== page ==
Just saw a reference to it and I've never seen one.
Just saw a reference to it and I've never seen one.
It struck me as one of those cool custom things that are found on the best handmade frames, not unlike running dynamo wires through the frame and rack tubing. For rando events where you are trying to reduce drag, I'd get a waterproof switch and just mount it to the frame or rack or other convenient spot. For a commuter like myself, I just skip using a switch, and my LED headlight is on constantly.
Mounting a switch in the steerer tube does complicate things, and requires extra wiring. This means that it increases the likelihood of a failure, which isn't really a good thing for rando riders.
In addition to looking through back issues of BQ, you might check the internet-bob list. You can do a search here...
Jan posts to the internet-bob list fairly often, and I think it has been discussed.
Jan machined a plastic plug on a lathe to snugly fit inside his fork's steerer tube, then mounted a rotary switch in that plastic plug. A custom aluminum switch knob was also fabricated to actuate the switch and close off the open end of the steerer tube.
Note also that his bike doesn't use a standard/modern threadless steerer. Jan copied the design from either Herse or Singer (I forget which), which is sort-of a hybrid of threaded/threadless systems. It uses a standard threaded fork, with a "quill" that is brazed inside the top of the steerer tube. A stem then clamps around the outside of the brazed-in quill. What this means is that there is no need for a star-nut or anything similar to pre-load the headset bearings (which is accomplished via normal threaded headset race + locking nut) -- the steerer tube is left open to accommodate the switch.
That said, you could certainly copy this internal switch for a modern threadless stem/headset/steerer -- you either use a removable compression plug (set the compression, clamp the stem in place, then remove the plug), or you can use an adjustable threadless headset spacer, such as
I thought about trying to design a stem-cap switch, but instead mounted a switch in a remote box on my front rack
Too bad I screwed up his name
Thanks for the explanation. I'm on the framebuilder's list, and Jan seems to think we should have all the back issues before we can understand his emails. While I can understand that, I'm too broke right now.
I was going to put a switch on my dyno, but I decided I'd rather have it guaranteed to work and just went with straight through wiring. I guess I should put a switch on there eventually.
Here's a photo...
I had forgotten the details, but that really is something that would be hard to get other than by going to a custom frame builder.
If I was going to try to rig up a cool custom switch on a stem, I think I'd start with an alloy stem with a hollow extension (like a lot of modern stems for threadless headsets). Ideally, the cross section of the extension would be circular, because my idea involves installing a reed switch on the inside, and a rotating plastic ring with an embedded magnet on the outside. Basically, it would be the same switch design as the Schmidt E6. The hard part would be figuring out how to do the plastic ring with the magnet.
The reed switch would be used to switch the voltage to a mosfet gate, and the mosfet would carry the current to the light.
Of course, in the real world, I don't bother switching power to my led headlight, so this is just a fun idea to play around with.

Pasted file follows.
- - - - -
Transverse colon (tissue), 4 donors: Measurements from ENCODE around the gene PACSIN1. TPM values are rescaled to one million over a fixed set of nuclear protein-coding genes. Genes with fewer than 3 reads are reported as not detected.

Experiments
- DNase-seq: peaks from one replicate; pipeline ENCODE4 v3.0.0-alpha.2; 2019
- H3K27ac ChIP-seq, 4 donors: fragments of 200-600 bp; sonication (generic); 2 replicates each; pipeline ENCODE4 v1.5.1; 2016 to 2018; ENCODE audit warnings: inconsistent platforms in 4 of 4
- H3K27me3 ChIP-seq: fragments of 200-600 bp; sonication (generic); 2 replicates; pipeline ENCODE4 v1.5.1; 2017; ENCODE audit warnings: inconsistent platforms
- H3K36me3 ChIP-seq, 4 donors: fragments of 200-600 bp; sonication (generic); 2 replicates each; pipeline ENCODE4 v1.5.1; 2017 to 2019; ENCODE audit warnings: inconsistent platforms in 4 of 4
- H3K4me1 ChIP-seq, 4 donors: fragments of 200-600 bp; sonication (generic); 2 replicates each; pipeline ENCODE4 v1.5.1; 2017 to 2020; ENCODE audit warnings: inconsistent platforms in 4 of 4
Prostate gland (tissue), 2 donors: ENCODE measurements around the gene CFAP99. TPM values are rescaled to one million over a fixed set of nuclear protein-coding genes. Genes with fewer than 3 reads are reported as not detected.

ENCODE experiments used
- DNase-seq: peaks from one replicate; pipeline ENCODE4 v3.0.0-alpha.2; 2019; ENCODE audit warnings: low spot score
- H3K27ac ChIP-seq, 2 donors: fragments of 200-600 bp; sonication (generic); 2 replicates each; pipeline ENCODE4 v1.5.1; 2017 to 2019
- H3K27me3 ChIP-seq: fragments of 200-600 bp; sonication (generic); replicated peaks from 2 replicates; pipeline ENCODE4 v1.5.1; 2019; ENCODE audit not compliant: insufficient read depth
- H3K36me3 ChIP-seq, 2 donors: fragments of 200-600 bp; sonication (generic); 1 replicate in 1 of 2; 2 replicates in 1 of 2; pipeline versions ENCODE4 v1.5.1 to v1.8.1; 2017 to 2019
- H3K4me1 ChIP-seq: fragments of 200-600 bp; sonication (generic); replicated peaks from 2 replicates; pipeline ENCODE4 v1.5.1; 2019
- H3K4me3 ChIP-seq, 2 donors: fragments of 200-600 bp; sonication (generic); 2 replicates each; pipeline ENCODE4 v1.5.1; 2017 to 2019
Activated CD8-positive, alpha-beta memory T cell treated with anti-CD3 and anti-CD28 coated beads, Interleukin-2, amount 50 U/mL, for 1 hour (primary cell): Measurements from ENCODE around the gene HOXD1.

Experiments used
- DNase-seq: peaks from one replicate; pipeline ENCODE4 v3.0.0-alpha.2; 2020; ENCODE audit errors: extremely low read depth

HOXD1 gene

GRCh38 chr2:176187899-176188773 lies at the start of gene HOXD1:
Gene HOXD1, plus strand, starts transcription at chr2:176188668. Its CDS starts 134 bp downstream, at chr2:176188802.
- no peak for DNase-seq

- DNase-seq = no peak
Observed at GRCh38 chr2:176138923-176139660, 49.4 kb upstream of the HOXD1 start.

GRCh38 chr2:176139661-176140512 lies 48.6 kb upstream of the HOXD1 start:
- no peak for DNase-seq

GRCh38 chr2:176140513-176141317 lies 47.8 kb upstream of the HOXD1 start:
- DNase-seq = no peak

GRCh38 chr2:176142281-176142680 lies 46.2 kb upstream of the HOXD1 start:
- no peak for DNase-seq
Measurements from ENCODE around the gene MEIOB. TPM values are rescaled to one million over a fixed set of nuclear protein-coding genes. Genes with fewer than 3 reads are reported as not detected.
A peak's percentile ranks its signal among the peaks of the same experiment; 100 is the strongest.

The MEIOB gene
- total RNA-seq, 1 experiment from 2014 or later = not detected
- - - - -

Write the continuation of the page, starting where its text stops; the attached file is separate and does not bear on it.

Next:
Also, what kind of light is on this picture?
Nightlightning quad R2 MR11 lighthead running Martins auto switching dyno circuit. Cap is a simple on off ip56 switch.
Yes the space is quite useful. You could get 2-3 18650s in there.
I have in the past looked into doing similar on the roadie but there isn't a lot of room between the tyre and fork.
The star nut is only used when tensioning. After that is set you can remove it. Or you can leave it and run wires up past the star nut. I couldn't do that here because the tube is tapered, had to go in the top.
I have purchased a removable star nut for when it needs tensioning again, but haven't put many miles on the MTB since this build so haven't used it.
I would like to go in the top because 1. something must hold the batteries in the tube (like a plug at the bottom of the tube) and 2. it will be much easier to remove the batteries (to charge them) through the top than through the bottom.Or you can leave it and run wires up past the star nut. I couldn't do that here because the tube is tapered, had to go in the top.
Like this one, this one, or this much more expensive (why) one?I have purchased a removable star nut for when it needs tensioning again
I have a BBB brand star nut, probably much like the ones you link. Can't find a link online to one sorry.
I thought you could hang stuff under the star nut without too much trouble, the BMX star nuts use a hollow bolt so you could run power/control wires in/out there.
I tend to use Digi-key a lot, and a quick search for "switch boots" pulls up a number of items. These are rubber boots/covers that can be used with general panel mounted switches. Here's one of them:
Lots of options. The hard part is to understand the options, and you may want to go to the manufacturer's site for explanations. Digi-key does a nice job of providing links to the manufacturer and their catalog pages.
Now you know how all us Kiwis and aussies feel trying to get US stuff !!!!!
Actually they do, its 7.50 shipping to the US which isn't too bad.
Thanks for the information, I had been deterred by the shopping cart page which shows several shipping options to NZ only, no mention of other countries. I assume you can choose later in the check out process?Actually they do, its 7.50 shipping to the US which isn't too bad
I'd rather get two for $6 than one for $7.50!